The chart below depicts the efficiency gap in the US economy. Note, that this definition does not allow positive values. It is clear from the figure that at present there is significant economic slack in the US economy of historic dimension. The US output gap is currently almost 6.5% and undershoots its natural historical mean by more than 1.5%-points.

Hence, the present price level gap and output gap reveal that the Federal Reserve has not conducted optimal monetary policy during the Great Recession. Furthermore, the analysis suggest that Fed can easily increase inflation expectations by committing to closing the price level gap. This should give the desired boost to demand and spending and further close the output gap.

References:

Clarida, et al. (1999), “The Science of Monetary Policy: A New Keynesian Perspective”

Galí (2011), “Unemployment Fluctuations and Stabilization Policies: A New Keynesian Perspective”

Pedersen (2011), “Price Level Targeting: Optimal Anchoring of Expectations in a New Keynesian Model”

Vestin (2006), “Price Level Targeting versus Inflation Targeting

Woodford (2003), “Interest and Prices”

Pedersen on Price Level Targeting

My good colleague Jens N. Pedersen has today successfully defended his master thesis at the Department on Economics at the University of Copenhagen.

 Jens’ thesis should be of interest to Market Monetarists.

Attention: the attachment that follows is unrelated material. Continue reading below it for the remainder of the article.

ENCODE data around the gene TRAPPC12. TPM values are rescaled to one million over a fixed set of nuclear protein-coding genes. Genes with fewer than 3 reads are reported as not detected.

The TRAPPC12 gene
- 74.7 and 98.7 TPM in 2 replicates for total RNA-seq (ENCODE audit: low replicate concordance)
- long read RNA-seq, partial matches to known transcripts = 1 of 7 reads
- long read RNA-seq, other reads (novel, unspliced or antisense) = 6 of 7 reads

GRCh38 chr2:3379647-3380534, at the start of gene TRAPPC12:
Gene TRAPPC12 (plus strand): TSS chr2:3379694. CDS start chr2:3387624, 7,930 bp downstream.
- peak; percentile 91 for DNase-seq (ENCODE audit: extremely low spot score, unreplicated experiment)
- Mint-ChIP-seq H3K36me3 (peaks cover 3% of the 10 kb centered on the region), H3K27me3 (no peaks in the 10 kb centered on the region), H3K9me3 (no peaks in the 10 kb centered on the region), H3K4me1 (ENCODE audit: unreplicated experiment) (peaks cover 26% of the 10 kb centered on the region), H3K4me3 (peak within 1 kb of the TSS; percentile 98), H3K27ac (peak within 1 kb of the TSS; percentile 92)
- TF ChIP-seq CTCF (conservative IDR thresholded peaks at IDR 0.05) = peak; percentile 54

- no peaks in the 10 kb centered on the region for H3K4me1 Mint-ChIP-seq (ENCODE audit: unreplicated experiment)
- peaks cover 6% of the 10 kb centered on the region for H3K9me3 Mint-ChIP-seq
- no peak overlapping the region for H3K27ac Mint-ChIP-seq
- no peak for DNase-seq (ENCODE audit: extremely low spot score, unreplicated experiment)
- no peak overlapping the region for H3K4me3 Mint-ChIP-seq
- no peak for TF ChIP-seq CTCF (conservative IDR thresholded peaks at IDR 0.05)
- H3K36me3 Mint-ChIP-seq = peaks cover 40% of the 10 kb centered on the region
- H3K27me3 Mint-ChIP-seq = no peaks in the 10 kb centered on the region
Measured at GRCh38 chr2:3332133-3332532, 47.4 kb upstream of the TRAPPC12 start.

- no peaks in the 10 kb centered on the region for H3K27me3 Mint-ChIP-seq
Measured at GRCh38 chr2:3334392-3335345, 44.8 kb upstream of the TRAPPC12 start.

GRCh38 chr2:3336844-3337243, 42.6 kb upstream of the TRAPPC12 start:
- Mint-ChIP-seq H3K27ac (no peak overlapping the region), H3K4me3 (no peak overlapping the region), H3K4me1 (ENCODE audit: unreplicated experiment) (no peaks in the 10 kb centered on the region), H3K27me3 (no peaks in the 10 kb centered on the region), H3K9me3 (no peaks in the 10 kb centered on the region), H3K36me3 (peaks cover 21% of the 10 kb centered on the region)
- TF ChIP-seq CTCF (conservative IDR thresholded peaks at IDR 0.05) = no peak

Here is a bit from the introduction of Jens’ thesis “Price Level Targeting –  Optimal anchoring of expectations in a New Keynesian model”:

 “The recent experience of the Financial Crisis has highlighted the potential drawbacks of a policy targeting the changes and not the level of the prices. When the zero lower bound on the nominal interest rate binds, the inflation target presents a lower constraint on the real interest rate because inflation expectations are anchored at the target. Following the crisis, a number of major central banks have been forced to keep the policy rate close to zero and in the mean time use unconventional tools to keep monetary policy effective. Price level targeting, however, presents the optimal way of anchoring expectations by increasing inflation expectations in a deflationary environment and vice versa. This improves monetary policy in general and in a zero interest rate environment, which keeps the conventional interest rate operating procedure effective. This thesis attempts to study, how the central bank can optimally utilise the expectational channel, when setting monetary policy, by announcing a price level target. The investigation will take on both a theoretical and an empirical stand point. The theoretical part of the thesis revisits the arguments for and against adopting price level targeting. The empirical part of the thesis attempts to evaluate the optimality of monetary policy by inspecting the statistical properties of the price level.”

I am grateful to Jens for always challenging some of my views on monetary policy and Jens is always an excellent sparring partner not only on monetary issues but also on such interesting subjects as sportometrics and fine dining.

So dear readers please have a look at Jens’ excellent thesis. And to Jens – Congratulations! It is well-deserved and you can truly be proud of your thesis.